Are genes to blame for mental illness?

Are genes to blame for mental illness?

Most of the time the blame for psychiatric diseases is inadvertently put on the stresses of life. As a result, the role of biological vulnerability in increasing the risk of developing mental disorders remains neglected and less discussed among the medical fraternity and the common masses. Since the brain is one of the most complex parts of the body, it is necessary to comprehend the way the interaction between biological, psychological and social factors affects it. Therefore, one cannot pinpoint the exact reasons for the rise of mental disorders.

With the availability of a large number of studies, it is becoming clear that mental illness is not a personal weakness, a character defect, or simply a matter of will and self-discipline. In fact, many mental disorders appear to be strongly associated with genetics.

Mental disorders having genetic roots

Though there are many other mental disorders that have a genetic basis, the below-mentioned mental health disorders appear to be strongly associated with genetics according to many research studies:

  • Obsessive-compulsive disorder (OCD): Though people had been aware of the inherited nature of OCD for a while, it was only the definitive study conducted in 2000 that determined a strong connection between an individual having an OCD family member (or several members) to developing OCD at a young age. In 2010, another study revealed the possible chromosomes that might be responsible for OCD. However, heredity is only part of the picture and OCD can also be caused by environmental factors.
  • Schizophrenia: This is one of the toughest psychiatric problems to diagnose and treat, but it is increasingly believed that it develops due to an underlying chemical imbalance in the brain that can be inherited from relatives. There does not seem to be a single “schizophrenia gene,” but instead a distinct cluster of genes that causes different types of schizophrenia.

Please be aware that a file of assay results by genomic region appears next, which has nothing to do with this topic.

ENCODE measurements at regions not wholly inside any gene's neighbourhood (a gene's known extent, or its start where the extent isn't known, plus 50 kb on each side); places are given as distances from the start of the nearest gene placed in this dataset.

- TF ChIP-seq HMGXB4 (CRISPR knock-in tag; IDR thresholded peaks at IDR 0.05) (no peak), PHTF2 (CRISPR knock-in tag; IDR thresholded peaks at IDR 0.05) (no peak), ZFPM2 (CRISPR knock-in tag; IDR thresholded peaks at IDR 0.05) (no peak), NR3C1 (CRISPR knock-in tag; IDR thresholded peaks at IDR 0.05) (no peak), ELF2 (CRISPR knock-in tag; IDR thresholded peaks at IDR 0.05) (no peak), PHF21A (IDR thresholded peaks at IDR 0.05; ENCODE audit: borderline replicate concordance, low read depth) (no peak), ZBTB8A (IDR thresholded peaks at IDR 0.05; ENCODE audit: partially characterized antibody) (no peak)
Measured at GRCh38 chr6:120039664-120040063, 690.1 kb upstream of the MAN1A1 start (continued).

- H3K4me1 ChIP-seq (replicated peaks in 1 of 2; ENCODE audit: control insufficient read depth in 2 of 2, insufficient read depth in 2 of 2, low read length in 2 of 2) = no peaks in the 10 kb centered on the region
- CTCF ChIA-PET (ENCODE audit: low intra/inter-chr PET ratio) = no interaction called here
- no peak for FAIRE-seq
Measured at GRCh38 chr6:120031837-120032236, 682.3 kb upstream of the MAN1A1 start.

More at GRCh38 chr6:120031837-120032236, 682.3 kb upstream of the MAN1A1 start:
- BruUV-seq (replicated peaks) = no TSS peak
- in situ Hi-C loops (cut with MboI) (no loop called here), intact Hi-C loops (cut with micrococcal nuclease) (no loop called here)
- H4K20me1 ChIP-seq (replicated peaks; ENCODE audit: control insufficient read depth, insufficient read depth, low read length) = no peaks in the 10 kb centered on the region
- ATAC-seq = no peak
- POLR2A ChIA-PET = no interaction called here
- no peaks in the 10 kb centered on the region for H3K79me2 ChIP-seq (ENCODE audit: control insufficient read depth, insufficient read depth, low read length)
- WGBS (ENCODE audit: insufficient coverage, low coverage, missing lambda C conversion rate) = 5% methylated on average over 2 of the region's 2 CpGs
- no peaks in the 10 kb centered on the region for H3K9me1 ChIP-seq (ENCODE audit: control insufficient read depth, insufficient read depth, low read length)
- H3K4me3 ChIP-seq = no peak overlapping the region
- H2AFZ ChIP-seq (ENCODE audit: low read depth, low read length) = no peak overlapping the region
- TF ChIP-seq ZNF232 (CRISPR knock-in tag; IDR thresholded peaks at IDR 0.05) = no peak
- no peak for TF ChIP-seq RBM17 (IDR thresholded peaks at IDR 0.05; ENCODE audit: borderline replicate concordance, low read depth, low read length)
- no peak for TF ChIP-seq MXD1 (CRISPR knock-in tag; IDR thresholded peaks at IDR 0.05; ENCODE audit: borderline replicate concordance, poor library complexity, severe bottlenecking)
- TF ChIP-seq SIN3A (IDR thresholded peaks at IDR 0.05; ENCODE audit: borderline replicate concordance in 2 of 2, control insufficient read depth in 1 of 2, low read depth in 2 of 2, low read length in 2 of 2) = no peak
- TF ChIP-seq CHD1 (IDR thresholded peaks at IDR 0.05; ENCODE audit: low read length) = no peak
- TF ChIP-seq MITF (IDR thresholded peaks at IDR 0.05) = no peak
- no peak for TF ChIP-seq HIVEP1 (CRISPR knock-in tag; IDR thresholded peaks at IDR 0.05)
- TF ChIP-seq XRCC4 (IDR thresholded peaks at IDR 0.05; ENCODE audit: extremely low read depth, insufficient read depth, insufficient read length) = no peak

• Bipolar disorder: Although chemical imbalance is one of the risk factors that increases the chances of development of this disease, a plenty of environmental factors also seem to play a key role. Despite the absence of accurate findings, it is largely well understood that heredity does seem to play an important role in the development of this disorder, such that if a person has a twin with this disorder then his or her own risk of developing this disease increases by 89 to 93 percent.
  • Depression: In 2011, a large study identified one chromosome that might be a trigger for the possible development of depression. Around 40 percent of the sufferers who have sought help seem to have at least one close family member with the same problem. This number maybe even higher as not all people going through depression get help for their condition and others may not realize that their relatives have the same condition.

The importance of finding out the genetic link to mental illness cannot be overstated. By comprehending the association between genetics and mental illness, people with such disorders would be able to make informed choices to curb any consequences on their children. It would also help parents in understanding their children’s behavior early on and providing answers to the patients on why they feel a certain way. By undertaking further research, there is a possibility of curing mental illnesses that have genetic basis. However, as of now, we are significantly far from understanding all the genes involved.

Path to recovery

Mental health is the key to healthy relationships and emotional well-being that contribute to the advancement of the community or society. Mental illness is a condition that influences a person in the way he or she thinks, feels, behaves and relates to others and to his or her surroundings. When mental disorders remain untreated, people going through such problems are is often unable to cope with life’s daily routines and demands.

Although the symptoms of mental illness can range from mild to severe, it is crucial to get immediate help. If you or your loved one is suffering from mental illness, contact the Colorado Mental Health Help representatives who can guide you on a wide range of mental health treatment centers in Colorado offering evidence-based treatment. Call us at our 24/7 helpline number 866-899-5063 or chat online with our experts for advice on the best mental health rehab in Colorado.